After scientists cracked the human genetic code 10 years ago, many expected that it would pave the way to treating certain diseases or even preventing them from ever occurring. But it is important to note that genes do not necessarily cause disease—they merely carry a switch that can be triggered by nature or the environment we are exposed in.
While it can be disappointing to learn that the breakthrough experts made 10 years ago about the human DNA cannot cure cancer, it is important to note that it paved the way for new genetic tests to be invented that have quite a lot of clinical applications. Among the most pertinent and noteworthy of these applications is a field of medicine known as “Pharmacogenetics.”
What is Pharmacogenetics?
Pharmacogenetics is a study on the human genes’ effects on an individual’s response to certain substances. It basically combines pharmacology and genomic studies in order to develop a safe and effective medication plan for a person based on his or her DNA makeup.
This medical study makes use of the concept that all drugs pass through a number of biochemical pathways during the process of being broken down by the liver and other organs after ingestion. These pathways are defined by a person’s genes which is why the reaction to certain medications or substances of one person may differ from the other.
Benefits of Pharmacogenetic Testing
Once a person shows signs that a certain medication did not “agree” with him, it may mean that his genes cannot create a biochemical pathway that could break down and eliminate the drug from his system.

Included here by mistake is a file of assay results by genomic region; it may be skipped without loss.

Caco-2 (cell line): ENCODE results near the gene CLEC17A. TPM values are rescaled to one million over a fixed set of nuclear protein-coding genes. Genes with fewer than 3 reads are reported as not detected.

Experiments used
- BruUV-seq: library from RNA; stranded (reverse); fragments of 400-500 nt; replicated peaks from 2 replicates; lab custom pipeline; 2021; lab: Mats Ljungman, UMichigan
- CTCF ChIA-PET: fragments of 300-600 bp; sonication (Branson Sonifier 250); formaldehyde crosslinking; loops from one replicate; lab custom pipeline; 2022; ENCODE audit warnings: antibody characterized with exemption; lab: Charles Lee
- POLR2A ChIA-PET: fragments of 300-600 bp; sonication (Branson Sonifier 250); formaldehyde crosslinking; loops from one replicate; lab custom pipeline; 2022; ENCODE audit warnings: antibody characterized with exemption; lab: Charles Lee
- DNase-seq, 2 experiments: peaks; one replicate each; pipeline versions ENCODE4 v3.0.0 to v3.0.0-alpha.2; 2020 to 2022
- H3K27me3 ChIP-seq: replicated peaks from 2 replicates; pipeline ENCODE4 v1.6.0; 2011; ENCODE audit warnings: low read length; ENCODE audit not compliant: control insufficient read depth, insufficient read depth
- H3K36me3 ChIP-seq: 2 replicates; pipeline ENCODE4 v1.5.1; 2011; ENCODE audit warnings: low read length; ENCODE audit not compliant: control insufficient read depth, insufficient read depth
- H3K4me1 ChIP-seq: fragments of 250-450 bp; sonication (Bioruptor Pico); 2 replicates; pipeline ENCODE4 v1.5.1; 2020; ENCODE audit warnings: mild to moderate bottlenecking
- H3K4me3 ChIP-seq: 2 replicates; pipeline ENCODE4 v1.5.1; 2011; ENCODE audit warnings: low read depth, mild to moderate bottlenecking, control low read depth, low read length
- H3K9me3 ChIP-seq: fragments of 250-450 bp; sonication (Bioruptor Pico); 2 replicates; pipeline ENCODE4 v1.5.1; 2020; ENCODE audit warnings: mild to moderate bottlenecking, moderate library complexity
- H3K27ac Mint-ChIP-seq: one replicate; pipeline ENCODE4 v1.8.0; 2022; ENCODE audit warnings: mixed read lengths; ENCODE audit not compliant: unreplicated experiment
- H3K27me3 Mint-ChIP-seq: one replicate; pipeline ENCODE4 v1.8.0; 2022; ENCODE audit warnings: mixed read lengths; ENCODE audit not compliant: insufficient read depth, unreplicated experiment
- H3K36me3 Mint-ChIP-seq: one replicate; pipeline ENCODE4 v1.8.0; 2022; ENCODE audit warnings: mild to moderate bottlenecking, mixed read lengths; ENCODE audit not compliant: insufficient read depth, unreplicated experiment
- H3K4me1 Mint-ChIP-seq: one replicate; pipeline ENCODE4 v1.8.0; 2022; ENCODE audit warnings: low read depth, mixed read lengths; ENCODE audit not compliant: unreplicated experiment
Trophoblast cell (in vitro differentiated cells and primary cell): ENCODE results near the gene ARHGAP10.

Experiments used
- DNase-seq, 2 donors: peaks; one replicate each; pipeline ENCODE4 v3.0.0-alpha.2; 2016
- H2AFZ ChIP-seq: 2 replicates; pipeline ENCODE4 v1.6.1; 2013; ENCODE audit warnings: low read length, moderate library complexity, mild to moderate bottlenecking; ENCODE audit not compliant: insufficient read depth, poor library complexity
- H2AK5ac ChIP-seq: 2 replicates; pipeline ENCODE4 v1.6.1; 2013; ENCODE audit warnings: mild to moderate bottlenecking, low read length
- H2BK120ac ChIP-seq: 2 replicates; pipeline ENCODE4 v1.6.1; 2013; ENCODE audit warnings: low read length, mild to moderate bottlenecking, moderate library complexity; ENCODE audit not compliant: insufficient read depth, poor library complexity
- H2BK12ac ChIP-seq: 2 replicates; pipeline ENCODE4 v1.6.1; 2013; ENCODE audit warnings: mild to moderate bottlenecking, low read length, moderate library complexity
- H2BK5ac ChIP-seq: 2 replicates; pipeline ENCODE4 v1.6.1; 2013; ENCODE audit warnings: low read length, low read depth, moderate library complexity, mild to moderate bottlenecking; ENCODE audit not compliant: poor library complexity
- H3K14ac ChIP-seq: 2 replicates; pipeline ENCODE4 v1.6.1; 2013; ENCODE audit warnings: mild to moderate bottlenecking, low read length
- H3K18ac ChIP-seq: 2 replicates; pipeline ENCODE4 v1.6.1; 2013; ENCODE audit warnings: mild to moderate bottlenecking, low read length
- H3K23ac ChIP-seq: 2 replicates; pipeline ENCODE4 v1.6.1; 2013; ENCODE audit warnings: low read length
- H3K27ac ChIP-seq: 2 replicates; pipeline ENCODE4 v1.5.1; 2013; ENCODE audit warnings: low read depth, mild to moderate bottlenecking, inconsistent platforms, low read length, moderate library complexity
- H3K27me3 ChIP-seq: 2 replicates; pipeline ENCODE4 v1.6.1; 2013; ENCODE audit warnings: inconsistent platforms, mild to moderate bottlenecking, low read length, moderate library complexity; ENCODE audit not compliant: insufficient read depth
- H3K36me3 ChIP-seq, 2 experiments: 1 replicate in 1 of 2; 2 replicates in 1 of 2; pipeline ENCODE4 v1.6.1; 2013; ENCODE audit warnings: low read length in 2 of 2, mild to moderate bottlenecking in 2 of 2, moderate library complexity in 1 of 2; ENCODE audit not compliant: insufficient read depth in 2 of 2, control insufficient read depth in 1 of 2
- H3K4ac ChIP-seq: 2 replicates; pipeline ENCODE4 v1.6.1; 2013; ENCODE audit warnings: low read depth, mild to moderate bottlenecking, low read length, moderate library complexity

Take a look at the example provided by Dr. Khalsa below:
A patient frequently asks for more codeine to relieve his pain. This is a sign of a malingering patient seeking narcotics. After conducting a pharmacogenetic test on the patient, the doctor found out that the patient had a quick metabolism for codeine. He would break down the substance just minutes after taking it in, leaving the substance no chance to provide pain relief for the patient. Since then, the patient was given different narcotics that his body would not immediately break down but is still able to provide him pain relief.
According to Mayo Clinic’s research, pharmacogenomics testing is made to determine whether or not medication is the right choice for you. It can also determine the following specifics so that you can receive better medical treatment:
Possible serious side effects brought about by a medication
The Use of Pharmacogenetics in Treating Alcoholism and Drug Abuse
Since pharmacogenetics determines the dosage that is acceptable to a person’s specific genetic makeup, it can be considered a viable tool for assessing and treating people who have become addicted to alcohol or other potent substances.
Several studies explain the possibilities of the field of study in identifying the factors and response treatment for drug dependent patients. One research published in the U.S. National Library of Medicine, National Institutes of Health concluded that pharmacogenetic findings can contribute to better understanding of substance dependence. Another identified certain gene variants that affect pharmacodynamic and pharmacokinetic factors that can serve as a guide for the medical practitioner in choosing the right pharmacotherapeutic agent for a patient’s treatment to avoid subsequent relapse.
While a person needs only to undergo the test once since his or her genetic makeup stays the same throughout his life, there are still a number of limitations, including:
Over-the-counter drugs such as aspirin currently do not have any pharmacogenetic tests available
The best thing about having a pharmacogenetic test prior to rehabilitation is that it would give the doctors a head start on determining the right treatment for you. What matters is that there is a specific treatment for every individual which means there is hope.